Rachelle Stein-Wotten

Local Journalism Initiative Reporter, Gabriola Sounder

The Ministry of Transportation and Infrastructure says while they have no current plans to extract gravel from Barrett Quarry Pit, they still want it available in the future.

The 40-acre parcel on Gabriola Island is the subject of a campaign by the Gabriola Land and Trails Trust (GaLTT) and Gabriola Island Memorial Society (GIMS) to have the Regional District of Nanaimo acquire the area, known locally as Honeysuckle Woods, from the Ministry of Transportation and Infrastructure and make it parkland. They envision a no-cash transfer similar to how the S’ul-hween X’pey (Elder Cedar) Nature Reserve was created in 2006.

In a statement, MOTI told the Sounder “it’s important to have a gravel source on the island and place for potential stockpiling in the event of a major road project on Gabriola” to avoid barging materials over.

While the ministry has “currently no plans to develop this site” it said “since gravel resources are challenging to find on Gulf Islands, the ministry prefers to maintain access to potential sources that are considered valuable for future use for maintenance or major projects.”

The ministry has a second pit on Gabriola, the Degnen Pit, located at Degnen and South roads. A 1994 provincial file on the Barrett Road Quarry/Pit noted “limited gravel and sand extraction potential may exist.”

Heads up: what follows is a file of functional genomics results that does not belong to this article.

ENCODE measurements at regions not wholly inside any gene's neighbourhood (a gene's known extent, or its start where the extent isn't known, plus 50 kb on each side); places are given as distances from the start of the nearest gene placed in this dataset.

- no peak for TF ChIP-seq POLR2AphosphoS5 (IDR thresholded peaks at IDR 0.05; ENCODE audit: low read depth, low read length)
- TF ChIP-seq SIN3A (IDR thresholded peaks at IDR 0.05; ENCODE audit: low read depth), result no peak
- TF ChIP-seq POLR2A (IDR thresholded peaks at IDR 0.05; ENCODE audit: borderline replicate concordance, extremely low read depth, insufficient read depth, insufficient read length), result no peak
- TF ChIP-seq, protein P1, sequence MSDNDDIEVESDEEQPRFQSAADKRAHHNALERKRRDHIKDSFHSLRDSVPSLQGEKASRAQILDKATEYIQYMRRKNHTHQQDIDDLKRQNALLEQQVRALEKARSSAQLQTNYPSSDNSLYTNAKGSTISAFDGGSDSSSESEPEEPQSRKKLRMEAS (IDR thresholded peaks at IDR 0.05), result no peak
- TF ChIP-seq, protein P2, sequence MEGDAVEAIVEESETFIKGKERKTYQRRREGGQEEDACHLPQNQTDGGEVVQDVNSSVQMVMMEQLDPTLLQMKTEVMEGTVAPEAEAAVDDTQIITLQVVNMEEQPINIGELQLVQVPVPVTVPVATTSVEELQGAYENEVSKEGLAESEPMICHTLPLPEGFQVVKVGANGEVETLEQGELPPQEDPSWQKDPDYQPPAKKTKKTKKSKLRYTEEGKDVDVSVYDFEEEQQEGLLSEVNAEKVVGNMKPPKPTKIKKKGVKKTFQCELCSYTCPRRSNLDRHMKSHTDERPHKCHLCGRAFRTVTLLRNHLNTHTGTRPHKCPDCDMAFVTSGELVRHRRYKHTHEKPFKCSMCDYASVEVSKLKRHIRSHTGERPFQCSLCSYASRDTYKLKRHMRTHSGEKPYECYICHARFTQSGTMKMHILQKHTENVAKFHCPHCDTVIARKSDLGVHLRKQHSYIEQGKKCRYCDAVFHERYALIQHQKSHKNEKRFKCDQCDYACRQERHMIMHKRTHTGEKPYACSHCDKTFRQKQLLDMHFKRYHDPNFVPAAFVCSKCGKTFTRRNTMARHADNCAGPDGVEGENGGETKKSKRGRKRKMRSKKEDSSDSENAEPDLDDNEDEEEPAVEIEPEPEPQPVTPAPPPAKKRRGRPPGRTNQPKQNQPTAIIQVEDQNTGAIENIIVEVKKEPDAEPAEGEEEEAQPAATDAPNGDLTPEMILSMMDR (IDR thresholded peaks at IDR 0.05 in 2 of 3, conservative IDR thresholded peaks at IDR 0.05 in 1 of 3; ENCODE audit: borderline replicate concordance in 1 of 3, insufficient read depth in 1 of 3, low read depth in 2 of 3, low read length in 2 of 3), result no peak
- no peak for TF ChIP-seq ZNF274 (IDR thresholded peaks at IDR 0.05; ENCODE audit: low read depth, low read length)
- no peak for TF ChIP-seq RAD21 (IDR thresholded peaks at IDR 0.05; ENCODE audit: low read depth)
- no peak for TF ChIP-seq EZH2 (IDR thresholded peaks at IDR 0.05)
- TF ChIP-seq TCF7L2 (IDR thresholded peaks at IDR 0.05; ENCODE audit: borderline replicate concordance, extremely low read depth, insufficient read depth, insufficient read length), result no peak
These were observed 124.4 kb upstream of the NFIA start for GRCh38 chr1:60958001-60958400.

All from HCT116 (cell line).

GaLTT and GIMS are collecting signatures for a petition to make Honeysuckle Woods, an area of mature Douglas-fir forest and cliff habitat with informal trails throughout, primarily a park with 5 acres reserved for a natural burial cemetery. The petition will be submitted to Nanaimo-North Cowichan MLA Doug Routley for presentation in the BC Legislature, according to the two organizations.

“As MLA, I’ve had the opportunity to meet with and hear from Gabriola community members on this issue, and in recent years toured the site with residents sharing their thoughts and ideas,” Routley said in a statement to the Sounder. “As the Ministry of Transportation and Infrastructure has oversight on this property, I’ve worked to share the community’s thoughts and ideas with the ministry, and will continue to listen to their feedback on this topic.”

Since an initial meeting with the ministry in 2022 that GaLTT and GIMS characterize as “positive,” the ministry has erected no trespassing signs around the site, which the ministry says “are required by law to prevent inadvertent access and protect public safety.”

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